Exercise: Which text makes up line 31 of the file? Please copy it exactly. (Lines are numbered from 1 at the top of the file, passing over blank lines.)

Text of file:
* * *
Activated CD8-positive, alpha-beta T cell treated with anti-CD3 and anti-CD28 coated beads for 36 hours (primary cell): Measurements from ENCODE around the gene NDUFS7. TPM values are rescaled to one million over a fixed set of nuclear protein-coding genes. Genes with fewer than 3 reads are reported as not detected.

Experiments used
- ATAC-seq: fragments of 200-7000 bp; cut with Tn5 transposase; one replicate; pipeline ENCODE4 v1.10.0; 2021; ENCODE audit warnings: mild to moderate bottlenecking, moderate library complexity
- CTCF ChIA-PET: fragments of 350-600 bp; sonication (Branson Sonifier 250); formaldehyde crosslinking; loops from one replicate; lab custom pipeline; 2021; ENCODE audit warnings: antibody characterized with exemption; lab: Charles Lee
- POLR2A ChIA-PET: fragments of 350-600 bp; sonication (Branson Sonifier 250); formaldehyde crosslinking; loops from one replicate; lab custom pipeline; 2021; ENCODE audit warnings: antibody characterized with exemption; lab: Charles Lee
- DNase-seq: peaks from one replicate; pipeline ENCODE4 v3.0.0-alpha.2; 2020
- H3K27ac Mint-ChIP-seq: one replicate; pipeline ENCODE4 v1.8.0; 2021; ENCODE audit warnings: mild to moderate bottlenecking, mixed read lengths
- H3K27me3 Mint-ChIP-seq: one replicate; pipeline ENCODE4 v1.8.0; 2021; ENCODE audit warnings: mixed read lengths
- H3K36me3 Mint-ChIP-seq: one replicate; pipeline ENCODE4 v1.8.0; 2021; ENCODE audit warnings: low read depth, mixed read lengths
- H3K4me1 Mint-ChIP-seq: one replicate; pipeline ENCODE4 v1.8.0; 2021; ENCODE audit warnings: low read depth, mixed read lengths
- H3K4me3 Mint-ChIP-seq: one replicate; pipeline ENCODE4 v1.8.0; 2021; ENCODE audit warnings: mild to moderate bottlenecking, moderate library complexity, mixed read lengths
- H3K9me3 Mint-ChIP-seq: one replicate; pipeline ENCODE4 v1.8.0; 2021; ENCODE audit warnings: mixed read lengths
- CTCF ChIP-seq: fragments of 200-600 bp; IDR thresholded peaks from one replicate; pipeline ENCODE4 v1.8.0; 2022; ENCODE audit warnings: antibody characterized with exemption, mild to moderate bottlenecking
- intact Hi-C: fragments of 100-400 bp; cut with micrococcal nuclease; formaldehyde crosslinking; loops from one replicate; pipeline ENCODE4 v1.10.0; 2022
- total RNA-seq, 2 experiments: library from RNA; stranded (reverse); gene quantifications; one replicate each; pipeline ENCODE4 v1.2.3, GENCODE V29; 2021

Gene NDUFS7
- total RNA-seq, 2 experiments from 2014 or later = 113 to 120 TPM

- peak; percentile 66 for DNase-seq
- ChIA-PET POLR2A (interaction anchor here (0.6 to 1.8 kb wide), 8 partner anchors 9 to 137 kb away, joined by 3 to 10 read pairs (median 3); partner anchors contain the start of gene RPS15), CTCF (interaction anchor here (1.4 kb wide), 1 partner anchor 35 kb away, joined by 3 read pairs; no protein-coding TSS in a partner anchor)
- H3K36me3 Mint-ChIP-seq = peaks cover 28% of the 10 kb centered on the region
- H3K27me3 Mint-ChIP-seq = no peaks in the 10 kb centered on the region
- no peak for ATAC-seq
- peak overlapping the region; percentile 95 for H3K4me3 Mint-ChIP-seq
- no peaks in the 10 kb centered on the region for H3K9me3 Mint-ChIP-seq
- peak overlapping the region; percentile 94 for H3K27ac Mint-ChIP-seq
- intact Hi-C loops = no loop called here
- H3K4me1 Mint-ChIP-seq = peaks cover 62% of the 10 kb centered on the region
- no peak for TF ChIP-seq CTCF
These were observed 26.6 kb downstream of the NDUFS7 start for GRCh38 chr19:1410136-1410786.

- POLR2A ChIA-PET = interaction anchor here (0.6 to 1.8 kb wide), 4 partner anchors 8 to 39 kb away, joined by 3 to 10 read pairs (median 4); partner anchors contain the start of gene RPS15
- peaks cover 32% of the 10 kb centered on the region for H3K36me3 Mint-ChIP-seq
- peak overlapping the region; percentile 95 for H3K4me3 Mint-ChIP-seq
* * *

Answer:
- peaks cover 32% of the 10 kb centered on the region for H3K36me3 Mint-ChIP-seq